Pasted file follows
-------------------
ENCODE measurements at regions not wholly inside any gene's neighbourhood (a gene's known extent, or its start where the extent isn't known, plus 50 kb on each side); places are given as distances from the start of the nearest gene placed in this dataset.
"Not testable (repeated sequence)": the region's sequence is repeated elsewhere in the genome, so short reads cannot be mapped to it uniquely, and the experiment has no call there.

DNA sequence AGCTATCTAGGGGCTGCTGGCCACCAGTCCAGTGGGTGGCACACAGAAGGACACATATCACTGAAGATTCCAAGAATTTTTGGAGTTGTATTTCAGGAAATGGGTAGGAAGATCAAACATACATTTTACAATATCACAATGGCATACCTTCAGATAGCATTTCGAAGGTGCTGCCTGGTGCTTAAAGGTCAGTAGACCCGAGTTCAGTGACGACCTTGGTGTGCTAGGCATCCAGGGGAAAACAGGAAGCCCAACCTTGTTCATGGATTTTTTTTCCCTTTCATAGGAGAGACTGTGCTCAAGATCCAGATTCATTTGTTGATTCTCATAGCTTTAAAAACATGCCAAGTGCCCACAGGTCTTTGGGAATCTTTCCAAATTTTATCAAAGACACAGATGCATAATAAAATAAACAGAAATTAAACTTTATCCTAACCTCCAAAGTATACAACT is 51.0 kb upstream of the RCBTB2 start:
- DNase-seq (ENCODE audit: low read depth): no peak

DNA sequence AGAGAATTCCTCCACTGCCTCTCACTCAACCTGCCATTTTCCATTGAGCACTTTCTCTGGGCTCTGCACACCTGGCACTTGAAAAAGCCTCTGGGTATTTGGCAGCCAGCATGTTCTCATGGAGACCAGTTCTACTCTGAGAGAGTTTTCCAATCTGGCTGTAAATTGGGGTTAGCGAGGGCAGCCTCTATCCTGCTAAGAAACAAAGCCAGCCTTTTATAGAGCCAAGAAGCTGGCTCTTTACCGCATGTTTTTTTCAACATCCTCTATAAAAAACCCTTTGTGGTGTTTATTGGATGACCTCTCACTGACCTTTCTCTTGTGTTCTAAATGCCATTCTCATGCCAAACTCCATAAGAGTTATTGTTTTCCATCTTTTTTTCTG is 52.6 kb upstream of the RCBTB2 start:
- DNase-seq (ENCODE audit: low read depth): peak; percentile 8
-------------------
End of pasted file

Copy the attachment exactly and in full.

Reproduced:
ENCODE measurements at regions not wholly inside any gene's neighbourhood (a gene's known extent, or its start where the extent isn't known, plus 50 kb on each side); places are given as distances from the start of the nearest gene placed in this dataset.
"Not testable (repeated sequence)": the region's sequence is repeated elsewhere in the genome, so short reads cannot be mapped to it uniquely, and the experiment has no call there.

DNA sequence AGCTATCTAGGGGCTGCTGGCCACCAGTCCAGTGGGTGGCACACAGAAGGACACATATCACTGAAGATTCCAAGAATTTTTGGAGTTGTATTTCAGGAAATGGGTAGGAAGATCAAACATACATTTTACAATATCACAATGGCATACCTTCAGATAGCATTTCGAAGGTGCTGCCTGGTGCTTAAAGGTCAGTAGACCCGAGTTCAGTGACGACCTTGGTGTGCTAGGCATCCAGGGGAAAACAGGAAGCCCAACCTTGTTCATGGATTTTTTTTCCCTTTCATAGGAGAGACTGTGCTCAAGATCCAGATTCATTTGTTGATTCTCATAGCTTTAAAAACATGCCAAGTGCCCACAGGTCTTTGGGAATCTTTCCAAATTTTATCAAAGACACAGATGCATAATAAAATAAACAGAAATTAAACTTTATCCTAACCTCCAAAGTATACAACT is 51.0 kb upstream of the RCBTB2 start:
- DNase-seq (ENCODE audit: low read depth): no peak

DNA sequence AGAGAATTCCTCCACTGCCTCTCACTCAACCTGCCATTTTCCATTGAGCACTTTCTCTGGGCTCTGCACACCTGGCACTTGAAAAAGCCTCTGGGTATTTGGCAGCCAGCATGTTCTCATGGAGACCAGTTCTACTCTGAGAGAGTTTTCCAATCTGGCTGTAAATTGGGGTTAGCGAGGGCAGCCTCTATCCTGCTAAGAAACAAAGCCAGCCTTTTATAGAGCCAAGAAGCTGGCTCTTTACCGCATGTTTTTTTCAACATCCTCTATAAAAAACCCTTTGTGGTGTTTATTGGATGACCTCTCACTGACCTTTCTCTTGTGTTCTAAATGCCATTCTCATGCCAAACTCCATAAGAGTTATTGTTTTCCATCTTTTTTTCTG is 52.6 kb upstream of the RCBTB2 start:
- DNase-seq (ENCODE audit: low read depth): peak; percentile 8